Government Lookback Periods Are Changing – Don’t Wait to Act

Despite the fact that you planned ahead, you find yourself in need of help paying for long term care.  The options are limited, but may include Medicaid or Veterans Benefits of Aid & Attendance Pension.  For eligibility purposes, the government will determine whether you qualify for the benefit based on the amount of assets and income in your estate.  Also, they may look at whether you have transferred assets out of your estate in order to qualify.


General Info – In California our version of Medicaid is called Medi-Cal, which is a government health program for certain people and families with low incomes and limited resources.  It is a means tested program and is jointly funded by state and federal governments and managed by the state.  As each state moves towards the federal norm, changes will come to Medi-Cal.

Assets and Transfers – If a Medi-Cal applicant’s property and assets are over the Medi-Cal property limit, the applicant will not be eligible for Medi-Cal unless they lower their property and asset levels.  But Medi-Cal will also consider the nature and amount of assets transferred out of a person’s estate.  The term transfer means an outright gift or a sale made at less than fair market value.  If such a transfer of property is made, Medi-Cal may calculate the period of ineligibility for nursing facility level of care.  

Look Back Period – The current look back period for asset transfers for Medi-Cal is 30 months.  However, the Deficit Reduction Act of 2005 changed the look back period to 5 years, which will soon be implemented in California.

Penalty – The length of the ineligibility period is based on the net fair market value of transferred property which would have resulted in excess property, had an application for Medi-Cal been submitted at the time of the transfer and the property retained by the Medi-Cal applicant.  The amount of excess property is divided by the monthly average of private nursing facility cost by County.


General Info – The Aid and Attendance pension is a benefit paid by Veterans Affairs to qualified veterans, veteran spouses and surviving spouses to help pay for long term care.  It is a non-service connected disability benefit, to aid a qualified person who requires assistance with 2 or more Activities of Daily Living.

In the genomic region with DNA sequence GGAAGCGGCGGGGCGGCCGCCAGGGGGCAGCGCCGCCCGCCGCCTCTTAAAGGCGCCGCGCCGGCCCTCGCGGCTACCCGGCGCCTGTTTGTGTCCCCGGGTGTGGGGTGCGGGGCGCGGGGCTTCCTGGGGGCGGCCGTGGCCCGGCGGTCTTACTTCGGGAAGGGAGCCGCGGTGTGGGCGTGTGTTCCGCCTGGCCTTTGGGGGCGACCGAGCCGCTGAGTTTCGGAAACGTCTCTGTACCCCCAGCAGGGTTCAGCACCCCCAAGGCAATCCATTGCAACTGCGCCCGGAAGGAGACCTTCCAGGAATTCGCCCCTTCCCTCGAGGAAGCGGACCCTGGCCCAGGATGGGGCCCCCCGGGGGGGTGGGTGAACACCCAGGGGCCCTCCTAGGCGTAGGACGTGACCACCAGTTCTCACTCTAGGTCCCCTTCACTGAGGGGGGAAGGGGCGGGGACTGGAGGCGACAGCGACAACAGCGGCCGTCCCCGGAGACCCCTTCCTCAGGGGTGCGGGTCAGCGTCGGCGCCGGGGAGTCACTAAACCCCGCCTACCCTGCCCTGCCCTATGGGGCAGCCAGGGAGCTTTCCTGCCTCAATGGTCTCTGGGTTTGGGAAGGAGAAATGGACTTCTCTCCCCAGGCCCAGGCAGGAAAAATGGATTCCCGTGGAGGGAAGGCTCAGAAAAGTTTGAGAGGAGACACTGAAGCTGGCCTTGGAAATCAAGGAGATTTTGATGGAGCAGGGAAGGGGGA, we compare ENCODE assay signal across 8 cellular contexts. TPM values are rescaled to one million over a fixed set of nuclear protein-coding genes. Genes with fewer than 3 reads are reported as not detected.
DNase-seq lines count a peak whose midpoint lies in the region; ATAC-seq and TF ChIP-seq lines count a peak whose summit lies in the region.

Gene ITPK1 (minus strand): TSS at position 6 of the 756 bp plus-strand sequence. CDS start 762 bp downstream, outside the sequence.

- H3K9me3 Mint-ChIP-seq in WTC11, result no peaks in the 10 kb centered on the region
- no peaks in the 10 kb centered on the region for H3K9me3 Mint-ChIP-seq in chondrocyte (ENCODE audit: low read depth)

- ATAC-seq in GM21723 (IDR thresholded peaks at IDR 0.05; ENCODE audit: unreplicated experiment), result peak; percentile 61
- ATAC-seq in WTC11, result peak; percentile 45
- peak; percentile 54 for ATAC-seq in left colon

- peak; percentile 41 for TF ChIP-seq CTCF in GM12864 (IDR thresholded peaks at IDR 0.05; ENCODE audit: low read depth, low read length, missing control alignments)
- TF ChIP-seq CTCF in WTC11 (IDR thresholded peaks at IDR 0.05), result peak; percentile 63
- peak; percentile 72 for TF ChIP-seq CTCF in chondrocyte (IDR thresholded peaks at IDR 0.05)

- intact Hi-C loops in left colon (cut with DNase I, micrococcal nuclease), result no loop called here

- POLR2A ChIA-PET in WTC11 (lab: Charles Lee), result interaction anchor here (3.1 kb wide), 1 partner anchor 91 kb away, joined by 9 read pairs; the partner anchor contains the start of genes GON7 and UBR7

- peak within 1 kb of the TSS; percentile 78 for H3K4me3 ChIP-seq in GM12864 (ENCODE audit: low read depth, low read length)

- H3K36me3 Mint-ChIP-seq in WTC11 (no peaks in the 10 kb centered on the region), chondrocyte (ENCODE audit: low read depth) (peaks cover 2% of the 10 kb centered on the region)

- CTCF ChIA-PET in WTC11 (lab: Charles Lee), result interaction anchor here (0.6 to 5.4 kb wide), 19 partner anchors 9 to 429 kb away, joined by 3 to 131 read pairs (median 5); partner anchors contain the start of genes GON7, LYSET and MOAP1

Assets and Transfers – The VA looks at the amount of assets and income of a veteran and their spouses to determine eligibility.  In order to receive the maximum amount of the benefit the claimant’s unreimbursed medical expenses must exceed their income.  And the assets held by the Veteran or Spouse must be of an exempt status, such as the primary residence, car, etc.    

Look Back Period – Currently there is no look back period for the Aid and Attendance Benefit.  However this is soon going to change. Senators and the Veteran's Administration are introducing legislation intended to require a three year lookback period for applicants applying for the Aid and Attendance program.



There are a number of effective planning techniques that can be put in place to protect assets from being counted against an applicant and reducing the liability of those assets.  It is important to note that actions that are taken on behalf of someone for Veterans Benefits may impact Medi-Cal eligibility.  You will want to work with a qualified attorney who can explain the consequences of your choices and help you weigh the alternatives. 

Since Medi

Brian Chew, the managing partner of OC Wills & Trust Attorneys, has extensive experience in the areas of estate planning, asset protection planning, business succession planning, long-term care planning, and veterans’ benefits. By devoting his practice to estate planning matters, he has founded a firm that strives to provide exceptional service to their clients by working closely with individuals and their families to create comprehensive and customized estate plans. For the past twenty five years, Brian has served thousands of clients in the matters of estate planning, wills and trusts. If you have any questions about this article, you can reach Brian Chew here.